In our sample, men were older (P = .002) and taller (P < .001) and had greater body mass (P < .001) than women (Table 1). When we compared data-collection sites, a greater proportion of participants was female (P = .02) and younger (P < .001) at the University of Wisconsin-Madison than at Michigan State University (Table 3). The LESS score was not different between data-collection sites (mean difference = 0.2 errors, 95% CI = –0.7, 1.0 errors; P = .74).
The LESS has been recommended as a clinical screening tool that can be used to assess the risk of ACL injury.12,14 More recently, clinical recommendations8,9 have begun to include the LESS as a component of comprehensive criteria that may be used to identify individuals who are prepared for unrestricted physical activity or sport after ACLR. Previous authors have highlighted the disparity in second ACL injury rates among the sexes2 while emphasizing the potential role that sex differences in overall movement quality may play in this finding.10 Based on our findings, the LESS was able to detect differences in overall movement quality (Table 1) and the likelihood of committing specific movement errors (Table 2) between men and women that are consistent with kinematic patterns previously observed during functional tasks in this population.21,22 These findings suggest that the LESS may be a useful clinical tool for assessing movement quality among men and women with ACLR; however, subsequent investigators must address the predictive ability of the LESS for identifying individuals who will go on to experience a second ACL injury.
Valid, reliable, and efficient clinical assessments of movement quality are essential components for systematically evaluating the risk of subsequent knee injury after return to unrestricted physical activity or sport participation post-ACLR.8,23 The results of this study (ACLR = 5.7 ± 2.4 errors) are consistent with those of previous reports (Bell et al17 = 6.7 ± 2.1 errors, Kuenze et al18 = 6.0 ± 3.6 errors) regarding the number of landing errors displayed by individuals with ACLR. This finding would broadly classify those with ACLR as being at high risk of subsequent ACLR based on the previously established cutoff value (≥5 errors = high risk).12 It is important to note that this cutoff was established in a youth population and may not be directly applicable to our sample. However, Bell et al17 and Kuenze et al18 also reported that individuals with ACLR displayed a greater number of landing errors than healthy individuals. This is a concern based on a recent report24 that as many as 29.5% of young individuals with ACLR will experience a subsequent contralateral or ipsilateral ACL injury, which is a significantly elevated risk compared with the general population of age- and sex-matched individuals without a history of ACL injury. The ability of the LESS to consistently measure movement quality during a landing task in a clinically feasible manner among individuals with ACLR strengthens the evidence supporting the use of this assessment tool in the ACLR population.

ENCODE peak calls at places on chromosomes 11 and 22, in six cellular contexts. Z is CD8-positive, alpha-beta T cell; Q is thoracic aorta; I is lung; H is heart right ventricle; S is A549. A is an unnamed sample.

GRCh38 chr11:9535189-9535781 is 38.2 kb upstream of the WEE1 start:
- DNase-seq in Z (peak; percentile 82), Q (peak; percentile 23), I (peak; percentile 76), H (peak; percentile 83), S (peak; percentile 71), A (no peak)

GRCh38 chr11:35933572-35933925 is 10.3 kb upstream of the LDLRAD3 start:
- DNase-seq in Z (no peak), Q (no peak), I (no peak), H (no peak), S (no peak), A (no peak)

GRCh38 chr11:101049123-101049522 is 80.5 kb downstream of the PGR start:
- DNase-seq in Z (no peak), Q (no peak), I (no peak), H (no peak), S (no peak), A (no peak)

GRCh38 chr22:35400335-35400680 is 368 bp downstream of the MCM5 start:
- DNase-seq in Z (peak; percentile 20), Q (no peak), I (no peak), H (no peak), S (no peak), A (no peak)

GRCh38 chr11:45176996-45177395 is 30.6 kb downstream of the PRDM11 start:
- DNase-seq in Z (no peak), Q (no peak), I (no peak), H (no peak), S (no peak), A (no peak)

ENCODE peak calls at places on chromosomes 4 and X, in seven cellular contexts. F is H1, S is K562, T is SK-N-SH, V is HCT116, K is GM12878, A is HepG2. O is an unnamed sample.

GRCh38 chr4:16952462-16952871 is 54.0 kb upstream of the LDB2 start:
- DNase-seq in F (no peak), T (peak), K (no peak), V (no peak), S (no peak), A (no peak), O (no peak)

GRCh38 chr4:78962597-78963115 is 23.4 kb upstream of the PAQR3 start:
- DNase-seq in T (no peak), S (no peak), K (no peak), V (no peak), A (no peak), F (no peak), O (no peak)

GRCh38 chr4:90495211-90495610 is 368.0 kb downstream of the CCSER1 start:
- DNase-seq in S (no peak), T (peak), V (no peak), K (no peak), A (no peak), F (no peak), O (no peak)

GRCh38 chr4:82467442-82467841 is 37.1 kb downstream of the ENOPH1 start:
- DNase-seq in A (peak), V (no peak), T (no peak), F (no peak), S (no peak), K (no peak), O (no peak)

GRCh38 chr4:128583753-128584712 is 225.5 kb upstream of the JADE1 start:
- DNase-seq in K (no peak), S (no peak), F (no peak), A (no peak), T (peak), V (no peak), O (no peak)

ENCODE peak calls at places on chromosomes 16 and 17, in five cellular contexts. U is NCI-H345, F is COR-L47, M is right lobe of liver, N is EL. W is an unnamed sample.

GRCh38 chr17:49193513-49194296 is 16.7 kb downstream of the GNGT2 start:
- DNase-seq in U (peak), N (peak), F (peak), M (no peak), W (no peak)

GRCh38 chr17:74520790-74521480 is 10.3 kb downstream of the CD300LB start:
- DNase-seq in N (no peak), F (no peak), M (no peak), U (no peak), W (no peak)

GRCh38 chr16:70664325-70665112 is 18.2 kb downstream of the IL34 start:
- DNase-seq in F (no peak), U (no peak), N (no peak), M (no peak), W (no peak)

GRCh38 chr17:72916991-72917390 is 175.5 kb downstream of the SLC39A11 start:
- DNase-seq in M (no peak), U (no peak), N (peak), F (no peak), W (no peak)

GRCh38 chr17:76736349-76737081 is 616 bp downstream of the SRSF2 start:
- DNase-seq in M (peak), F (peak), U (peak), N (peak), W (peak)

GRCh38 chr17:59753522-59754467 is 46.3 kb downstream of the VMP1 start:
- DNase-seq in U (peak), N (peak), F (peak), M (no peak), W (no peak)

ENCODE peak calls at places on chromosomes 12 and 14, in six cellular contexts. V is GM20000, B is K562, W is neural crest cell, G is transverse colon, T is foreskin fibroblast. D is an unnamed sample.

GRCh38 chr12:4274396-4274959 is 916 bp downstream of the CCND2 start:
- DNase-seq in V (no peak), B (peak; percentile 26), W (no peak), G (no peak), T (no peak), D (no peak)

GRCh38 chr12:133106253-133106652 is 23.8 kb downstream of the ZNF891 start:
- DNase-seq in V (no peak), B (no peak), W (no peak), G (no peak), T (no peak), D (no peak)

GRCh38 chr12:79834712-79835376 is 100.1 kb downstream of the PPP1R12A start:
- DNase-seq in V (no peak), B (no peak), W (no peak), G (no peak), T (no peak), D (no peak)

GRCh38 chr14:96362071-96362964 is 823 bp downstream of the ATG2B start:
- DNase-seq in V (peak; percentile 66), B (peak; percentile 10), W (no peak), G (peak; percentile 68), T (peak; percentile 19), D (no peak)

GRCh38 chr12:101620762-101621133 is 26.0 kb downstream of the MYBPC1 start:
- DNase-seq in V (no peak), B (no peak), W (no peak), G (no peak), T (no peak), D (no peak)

From studies2,3 that have assessed the risk of contralateral or ipsilateral ACL injury among individuals with ACLR, it is clear that young, physically active women (32.2%) are at an elevated risk of injury compared with men (21.0%) of similar activity profiles. We found that women with ACLR displayed a significantly greater number of landing errors (LESS = 6.1 ± 2.3 errors) than men (LESS = 4.6 ± 2.3 errors) with ACLR (Figure), which is consistent with a greater risk of ACL injury. Among our sample, 75.6% of women were categorized as having high-risk movements (5 or greater errors) versus 51.2% of men. Although men constituted a smaller sample (n = 41) than women (n = 127) in our study, it is notable that the total LESS scores among women ranged from 1 error to 12 errors with a relatively normal distribution; LESS scores among men ranged from 1 error to 12 errors, with 95% of men scoring 7 errors or fewer. These findings highlight a sex-based discrepancy in overall movement quality similar to that observed using the LESS in healthy, physically active populations (men = 4.2 ± 2.1 errors, women = 5.7 ± 1.9 errors).25 The clear sex-based difference in total LESS scores indicates that overall lower extremity movement patterns may be contributing factors to the similar sex difference that is observed for the risk of ipsilateral and contralateral ACL injury among individuals with previous ACLR. However, prospective evaluation of the association between LESS score and ACL injury among men and women must be completed before these important clinical outcomes can be directly linked.